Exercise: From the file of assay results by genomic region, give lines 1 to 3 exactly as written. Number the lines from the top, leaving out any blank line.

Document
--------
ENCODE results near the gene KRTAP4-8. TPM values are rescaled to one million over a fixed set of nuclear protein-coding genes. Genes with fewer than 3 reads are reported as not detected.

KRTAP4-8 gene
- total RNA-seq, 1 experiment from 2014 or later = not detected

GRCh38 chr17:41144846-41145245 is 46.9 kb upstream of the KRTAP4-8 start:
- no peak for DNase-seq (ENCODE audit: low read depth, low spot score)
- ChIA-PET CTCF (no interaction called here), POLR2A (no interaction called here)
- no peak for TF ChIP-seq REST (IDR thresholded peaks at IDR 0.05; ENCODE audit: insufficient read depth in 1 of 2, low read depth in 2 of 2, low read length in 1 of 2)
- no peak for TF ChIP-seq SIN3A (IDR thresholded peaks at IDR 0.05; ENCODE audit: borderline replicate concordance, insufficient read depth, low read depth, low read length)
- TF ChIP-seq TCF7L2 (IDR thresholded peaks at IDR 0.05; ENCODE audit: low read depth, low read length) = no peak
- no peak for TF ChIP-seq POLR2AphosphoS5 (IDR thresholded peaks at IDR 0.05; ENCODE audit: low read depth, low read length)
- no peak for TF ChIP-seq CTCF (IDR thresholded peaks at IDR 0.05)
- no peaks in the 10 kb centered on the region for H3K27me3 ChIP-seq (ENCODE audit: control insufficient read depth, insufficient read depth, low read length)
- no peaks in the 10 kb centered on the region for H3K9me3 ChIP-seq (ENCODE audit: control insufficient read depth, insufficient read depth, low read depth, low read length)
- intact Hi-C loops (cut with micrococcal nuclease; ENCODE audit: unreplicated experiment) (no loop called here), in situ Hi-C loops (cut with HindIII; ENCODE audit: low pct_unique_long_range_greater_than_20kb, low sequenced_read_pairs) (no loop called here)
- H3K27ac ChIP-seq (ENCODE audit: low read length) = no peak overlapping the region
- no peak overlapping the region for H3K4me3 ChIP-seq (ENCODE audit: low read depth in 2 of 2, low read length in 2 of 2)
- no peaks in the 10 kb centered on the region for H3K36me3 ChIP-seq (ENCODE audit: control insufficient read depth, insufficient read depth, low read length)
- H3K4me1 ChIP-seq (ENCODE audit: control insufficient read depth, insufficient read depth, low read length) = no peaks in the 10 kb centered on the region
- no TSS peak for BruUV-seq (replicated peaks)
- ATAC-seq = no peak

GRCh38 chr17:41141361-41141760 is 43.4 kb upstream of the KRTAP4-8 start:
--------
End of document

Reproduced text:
ENCODE results near the gene KRTAP4-8. TPM values are rescaled to one million over a fixed set of nuclear protein-coding genes. Genes with fewer than 3 reads are reported as not detected.

KRTAP4-8 gene
- total RNA-seq, 1 experiment from 2014 or later = not detected